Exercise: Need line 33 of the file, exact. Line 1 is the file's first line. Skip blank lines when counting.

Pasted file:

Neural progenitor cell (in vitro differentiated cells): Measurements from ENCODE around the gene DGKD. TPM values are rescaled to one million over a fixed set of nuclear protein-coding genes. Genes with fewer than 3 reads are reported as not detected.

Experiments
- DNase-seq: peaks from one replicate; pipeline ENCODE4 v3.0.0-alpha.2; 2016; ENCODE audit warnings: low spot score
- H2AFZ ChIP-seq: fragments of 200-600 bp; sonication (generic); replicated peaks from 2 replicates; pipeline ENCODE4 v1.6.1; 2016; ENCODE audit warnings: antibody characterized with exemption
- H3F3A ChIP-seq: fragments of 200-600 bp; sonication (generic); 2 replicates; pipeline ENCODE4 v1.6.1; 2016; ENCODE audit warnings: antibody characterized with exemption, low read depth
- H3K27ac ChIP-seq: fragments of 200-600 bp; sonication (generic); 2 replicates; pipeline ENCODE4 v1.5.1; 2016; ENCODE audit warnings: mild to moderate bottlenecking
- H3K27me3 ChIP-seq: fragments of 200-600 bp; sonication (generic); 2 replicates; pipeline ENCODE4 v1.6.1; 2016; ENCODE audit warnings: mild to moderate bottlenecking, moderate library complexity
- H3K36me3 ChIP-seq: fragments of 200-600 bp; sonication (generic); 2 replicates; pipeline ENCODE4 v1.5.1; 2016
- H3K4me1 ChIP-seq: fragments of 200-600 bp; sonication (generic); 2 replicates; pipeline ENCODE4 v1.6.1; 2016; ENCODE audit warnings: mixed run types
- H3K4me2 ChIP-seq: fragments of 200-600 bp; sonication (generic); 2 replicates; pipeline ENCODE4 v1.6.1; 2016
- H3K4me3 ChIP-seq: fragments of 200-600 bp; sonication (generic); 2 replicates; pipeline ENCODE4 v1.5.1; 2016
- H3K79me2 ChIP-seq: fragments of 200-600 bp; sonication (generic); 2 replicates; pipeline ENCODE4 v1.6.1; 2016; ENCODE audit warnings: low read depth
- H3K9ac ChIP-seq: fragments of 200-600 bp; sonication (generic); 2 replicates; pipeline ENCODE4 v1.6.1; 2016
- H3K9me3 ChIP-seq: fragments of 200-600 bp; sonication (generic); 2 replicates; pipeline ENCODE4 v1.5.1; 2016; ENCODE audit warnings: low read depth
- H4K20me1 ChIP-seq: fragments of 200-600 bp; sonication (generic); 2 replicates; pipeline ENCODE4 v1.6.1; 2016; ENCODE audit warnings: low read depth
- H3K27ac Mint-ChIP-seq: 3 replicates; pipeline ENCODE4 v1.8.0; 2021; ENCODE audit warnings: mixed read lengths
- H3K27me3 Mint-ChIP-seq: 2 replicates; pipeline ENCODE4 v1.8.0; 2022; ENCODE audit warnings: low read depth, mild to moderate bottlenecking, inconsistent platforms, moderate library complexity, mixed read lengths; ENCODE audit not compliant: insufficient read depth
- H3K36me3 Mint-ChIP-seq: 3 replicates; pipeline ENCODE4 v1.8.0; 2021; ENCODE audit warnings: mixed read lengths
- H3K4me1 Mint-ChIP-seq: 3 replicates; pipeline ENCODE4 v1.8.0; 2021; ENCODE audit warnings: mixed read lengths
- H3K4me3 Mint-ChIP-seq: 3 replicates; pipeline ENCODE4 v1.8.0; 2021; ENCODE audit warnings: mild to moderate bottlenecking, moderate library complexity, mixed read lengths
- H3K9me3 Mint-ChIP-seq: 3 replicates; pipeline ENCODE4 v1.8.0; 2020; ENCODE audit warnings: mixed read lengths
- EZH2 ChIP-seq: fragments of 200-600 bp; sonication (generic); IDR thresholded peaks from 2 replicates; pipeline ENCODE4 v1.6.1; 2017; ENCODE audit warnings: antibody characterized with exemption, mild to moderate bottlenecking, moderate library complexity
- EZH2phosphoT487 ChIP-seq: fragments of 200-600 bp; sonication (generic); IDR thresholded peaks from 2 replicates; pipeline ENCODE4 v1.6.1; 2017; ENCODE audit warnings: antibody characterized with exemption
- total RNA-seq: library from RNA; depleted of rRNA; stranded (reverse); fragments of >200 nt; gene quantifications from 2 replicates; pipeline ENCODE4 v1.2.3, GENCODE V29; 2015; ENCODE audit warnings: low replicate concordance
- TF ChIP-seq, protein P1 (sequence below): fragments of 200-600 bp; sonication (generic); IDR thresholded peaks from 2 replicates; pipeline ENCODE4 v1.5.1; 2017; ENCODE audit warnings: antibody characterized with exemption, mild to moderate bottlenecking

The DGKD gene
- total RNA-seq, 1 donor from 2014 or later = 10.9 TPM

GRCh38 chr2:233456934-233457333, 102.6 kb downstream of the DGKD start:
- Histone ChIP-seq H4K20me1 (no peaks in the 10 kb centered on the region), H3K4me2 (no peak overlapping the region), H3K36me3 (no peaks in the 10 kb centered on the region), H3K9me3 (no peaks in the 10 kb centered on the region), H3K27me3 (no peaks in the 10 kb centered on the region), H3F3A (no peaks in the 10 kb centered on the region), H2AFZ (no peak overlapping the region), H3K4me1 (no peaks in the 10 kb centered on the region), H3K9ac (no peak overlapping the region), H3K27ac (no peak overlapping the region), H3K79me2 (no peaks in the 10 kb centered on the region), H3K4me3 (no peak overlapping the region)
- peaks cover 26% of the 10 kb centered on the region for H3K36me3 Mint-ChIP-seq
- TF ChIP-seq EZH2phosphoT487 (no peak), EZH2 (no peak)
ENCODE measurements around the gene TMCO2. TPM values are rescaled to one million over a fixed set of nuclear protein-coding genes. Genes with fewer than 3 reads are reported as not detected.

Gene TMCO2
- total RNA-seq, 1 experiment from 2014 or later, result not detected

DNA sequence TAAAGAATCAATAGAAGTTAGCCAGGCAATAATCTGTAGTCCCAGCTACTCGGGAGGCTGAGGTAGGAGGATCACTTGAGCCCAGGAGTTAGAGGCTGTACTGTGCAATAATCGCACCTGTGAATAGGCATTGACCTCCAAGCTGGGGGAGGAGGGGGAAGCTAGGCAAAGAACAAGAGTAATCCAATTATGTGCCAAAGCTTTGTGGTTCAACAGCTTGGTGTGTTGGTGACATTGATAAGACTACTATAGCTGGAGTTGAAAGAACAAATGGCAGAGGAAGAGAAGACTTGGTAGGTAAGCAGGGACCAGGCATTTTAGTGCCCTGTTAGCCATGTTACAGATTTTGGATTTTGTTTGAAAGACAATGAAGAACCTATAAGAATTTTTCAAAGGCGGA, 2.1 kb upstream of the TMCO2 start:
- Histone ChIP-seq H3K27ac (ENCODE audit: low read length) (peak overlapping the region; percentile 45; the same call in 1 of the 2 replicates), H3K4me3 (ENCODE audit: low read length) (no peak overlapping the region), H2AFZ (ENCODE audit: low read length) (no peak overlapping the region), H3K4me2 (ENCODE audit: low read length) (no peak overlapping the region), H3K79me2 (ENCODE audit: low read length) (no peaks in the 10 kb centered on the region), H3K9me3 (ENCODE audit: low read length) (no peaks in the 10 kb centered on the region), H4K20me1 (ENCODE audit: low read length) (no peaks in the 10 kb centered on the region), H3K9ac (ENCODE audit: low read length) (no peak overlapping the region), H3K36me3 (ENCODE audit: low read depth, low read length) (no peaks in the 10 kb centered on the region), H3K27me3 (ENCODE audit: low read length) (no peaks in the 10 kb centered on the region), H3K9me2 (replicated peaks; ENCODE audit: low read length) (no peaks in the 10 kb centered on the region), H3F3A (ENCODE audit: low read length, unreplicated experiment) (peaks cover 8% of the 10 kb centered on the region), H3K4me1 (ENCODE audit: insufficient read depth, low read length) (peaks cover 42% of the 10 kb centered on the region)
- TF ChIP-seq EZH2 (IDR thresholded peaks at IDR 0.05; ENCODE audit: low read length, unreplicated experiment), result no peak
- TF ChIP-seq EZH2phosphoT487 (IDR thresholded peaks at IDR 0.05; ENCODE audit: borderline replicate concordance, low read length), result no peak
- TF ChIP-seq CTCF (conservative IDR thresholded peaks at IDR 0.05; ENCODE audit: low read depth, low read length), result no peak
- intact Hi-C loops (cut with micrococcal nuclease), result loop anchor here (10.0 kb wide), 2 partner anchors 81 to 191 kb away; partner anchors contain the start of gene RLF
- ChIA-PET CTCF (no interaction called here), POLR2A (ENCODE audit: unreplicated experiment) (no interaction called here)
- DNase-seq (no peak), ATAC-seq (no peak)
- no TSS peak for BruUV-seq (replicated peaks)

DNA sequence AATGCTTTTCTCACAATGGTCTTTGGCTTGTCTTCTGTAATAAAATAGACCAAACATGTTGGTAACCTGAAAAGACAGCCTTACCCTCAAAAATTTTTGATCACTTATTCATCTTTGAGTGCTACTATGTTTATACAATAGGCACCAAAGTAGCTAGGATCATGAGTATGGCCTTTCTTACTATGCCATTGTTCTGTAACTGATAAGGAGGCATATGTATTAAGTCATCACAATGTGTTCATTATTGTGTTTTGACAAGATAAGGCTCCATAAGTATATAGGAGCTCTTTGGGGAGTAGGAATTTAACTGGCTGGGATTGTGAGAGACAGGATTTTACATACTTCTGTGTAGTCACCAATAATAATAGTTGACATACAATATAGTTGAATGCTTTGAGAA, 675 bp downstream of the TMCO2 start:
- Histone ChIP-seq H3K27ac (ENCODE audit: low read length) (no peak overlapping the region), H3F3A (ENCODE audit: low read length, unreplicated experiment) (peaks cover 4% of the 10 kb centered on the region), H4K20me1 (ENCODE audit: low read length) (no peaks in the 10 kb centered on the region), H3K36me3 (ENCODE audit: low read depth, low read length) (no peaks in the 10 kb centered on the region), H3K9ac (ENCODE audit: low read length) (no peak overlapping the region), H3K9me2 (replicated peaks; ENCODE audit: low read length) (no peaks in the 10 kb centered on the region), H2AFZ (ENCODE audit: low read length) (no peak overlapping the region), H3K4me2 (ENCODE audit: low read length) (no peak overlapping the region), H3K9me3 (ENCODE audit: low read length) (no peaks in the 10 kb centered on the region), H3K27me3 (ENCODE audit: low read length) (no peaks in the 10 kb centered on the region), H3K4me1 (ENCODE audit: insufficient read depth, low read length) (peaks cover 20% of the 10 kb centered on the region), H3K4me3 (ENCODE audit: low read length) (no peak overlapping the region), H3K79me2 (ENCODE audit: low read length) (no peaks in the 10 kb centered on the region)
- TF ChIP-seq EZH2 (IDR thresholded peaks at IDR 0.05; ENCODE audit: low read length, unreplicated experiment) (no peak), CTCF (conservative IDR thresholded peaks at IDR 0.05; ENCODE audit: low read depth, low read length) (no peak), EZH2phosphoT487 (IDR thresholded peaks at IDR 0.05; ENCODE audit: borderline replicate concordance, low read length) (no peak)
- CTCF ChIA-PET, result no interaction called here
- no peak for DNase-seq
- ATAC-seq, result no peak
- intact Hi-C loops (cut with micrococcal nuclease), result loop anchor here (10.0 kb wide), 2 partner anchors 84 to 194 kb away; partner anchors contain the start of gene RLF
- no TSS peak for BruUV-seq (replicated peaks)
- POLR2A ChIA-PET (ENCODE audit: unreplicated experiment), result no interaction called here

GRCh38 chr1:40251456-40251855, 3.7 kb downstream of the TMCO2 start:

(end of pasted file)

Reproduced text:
Gene TMCO2